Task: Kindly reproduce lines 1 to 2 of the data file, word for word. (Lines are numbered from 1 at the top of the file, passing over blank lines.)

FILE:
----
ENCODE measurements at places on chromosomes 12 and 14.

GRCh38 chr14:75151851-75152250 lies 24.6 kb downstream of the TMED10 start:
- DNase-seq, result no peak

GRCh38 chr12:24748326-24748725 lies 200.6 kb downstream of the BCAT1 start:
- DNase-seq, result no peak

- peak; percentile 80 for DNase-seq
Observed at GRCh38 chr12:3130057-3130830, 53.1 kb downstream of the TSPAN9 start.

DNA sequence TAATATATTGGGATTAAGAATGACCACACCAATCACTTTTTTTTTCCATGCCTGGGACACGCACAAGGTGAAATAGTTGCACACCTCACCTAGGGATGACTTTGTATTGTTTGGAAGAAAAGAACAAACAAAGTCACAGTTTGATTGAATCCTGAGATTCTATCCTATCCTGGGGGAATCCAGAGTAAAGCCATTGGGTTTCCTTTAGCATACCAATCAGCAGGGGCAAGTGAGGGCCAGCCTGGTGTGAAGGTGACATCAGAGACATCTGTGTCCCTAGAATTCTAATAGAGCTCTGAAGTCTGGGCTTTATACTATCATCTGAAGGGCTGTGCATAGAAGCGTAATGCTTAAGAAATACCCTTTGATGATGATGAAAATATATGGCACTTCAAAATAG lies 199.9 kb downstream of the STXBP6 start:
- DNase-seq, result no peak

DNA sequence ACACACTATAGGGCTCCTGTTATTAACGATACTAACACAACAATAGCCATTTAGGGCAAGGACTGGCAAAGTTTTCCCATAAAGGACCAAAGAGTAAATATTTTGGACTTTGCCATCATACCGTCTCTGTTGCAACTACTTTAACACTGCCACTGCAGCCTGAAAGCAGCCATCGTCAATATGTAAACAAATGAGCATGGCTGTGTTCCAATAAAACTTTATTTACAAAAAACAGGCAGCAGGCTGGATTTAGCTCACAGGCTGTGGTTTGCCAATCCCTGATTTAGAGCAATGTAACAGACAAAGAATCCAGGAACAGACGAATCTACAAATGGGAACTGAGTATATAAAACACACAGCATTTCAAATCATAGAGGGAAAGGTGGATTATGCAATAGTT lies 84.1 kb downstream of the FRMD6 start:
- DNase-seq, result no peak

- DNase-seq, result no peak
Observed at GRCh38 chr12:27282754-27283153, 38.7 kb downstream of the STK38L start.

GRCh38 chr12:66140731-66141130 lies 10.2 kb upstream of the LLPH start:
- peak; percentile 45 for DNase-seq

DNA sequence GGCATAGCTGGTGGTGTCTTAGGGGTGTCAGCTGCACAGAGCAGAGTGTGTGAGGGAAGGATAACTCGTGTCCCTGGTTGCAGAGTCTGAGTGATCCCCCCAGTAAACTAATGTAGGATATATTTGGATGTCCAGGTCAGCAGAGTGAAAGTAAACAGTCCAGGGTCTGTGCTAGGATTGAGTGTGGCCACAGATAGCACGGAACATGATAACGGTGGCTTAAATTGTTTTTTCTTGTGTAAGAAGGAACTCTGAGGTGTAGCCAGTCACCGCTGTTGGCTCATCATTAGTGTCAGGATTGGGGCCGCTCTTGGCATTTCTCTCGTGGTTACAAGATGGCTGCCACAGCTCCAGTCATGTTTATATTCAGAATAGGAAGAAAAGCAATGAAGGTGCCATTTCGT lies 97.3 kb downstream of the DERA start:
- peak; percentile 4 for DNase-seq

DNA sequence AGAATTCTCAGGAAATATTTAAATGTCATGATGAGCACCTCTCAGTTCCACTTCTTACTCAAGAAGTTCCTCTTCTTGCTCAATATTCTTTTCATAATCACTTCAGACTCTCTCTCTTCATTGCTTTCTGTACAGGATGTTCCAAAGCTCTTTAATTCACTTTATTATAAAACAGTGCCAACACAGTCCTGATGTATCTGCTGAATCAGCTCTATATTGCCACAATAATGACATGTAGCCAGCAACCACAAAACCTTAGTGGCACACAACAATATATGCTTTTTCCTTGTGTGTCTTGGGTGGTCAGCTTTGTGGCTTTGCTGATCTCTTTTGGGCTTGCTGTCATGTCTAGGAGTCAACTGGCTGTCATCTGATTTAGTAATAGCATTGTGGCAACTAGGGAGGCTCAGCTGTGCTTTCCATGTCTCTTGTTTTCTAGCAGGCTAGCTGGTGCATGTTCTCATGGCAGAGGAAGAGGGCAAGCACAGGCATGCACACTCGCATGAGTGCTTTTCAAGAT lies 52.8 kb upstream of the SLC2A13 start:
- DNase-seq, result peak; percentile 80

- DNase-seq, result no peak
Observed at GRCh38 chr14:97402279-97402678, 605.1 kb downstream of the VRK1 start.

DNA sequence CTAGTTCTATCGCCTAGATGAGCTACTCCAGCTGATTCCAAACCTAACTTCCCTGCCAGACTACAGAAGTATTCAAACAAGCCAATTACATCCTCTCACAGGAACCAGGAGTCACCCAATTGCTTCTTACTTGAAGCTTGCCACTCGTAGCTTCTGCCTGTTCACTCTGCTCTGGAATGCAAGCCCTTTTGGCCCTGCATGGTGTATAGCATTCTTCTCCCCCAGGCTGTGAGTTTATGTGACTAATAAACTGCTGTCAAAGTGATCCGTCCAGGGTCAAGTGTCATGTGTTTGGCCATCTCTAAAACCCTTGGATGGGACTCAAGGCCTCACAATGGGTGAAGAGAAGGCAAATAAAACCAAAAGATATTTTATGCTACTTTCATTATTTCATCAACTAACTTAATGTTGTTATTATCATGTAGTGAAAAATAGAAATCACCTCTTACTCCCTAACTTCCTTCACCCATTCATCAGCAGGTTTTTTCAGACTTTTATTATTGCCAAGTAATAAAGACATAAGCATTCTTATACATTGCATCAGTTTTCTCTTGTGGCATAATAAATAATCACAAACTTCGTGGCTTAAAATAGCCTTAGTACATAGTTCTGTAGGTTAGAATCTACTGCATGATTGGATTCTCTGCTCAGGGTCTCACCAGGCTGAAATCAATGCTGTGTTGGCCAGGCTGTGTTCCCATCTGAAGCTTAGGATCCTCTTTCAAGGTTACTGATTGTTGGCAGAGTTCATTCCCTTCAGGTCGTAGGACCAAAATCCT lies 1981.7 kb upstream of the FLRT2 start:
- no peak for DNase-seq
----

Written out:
ENCODE measurements at places on chromosomes 12 and 14.

GRCh38 chr14:75151851-75152250 lies 24.6 kb downstream of the TMED10 start: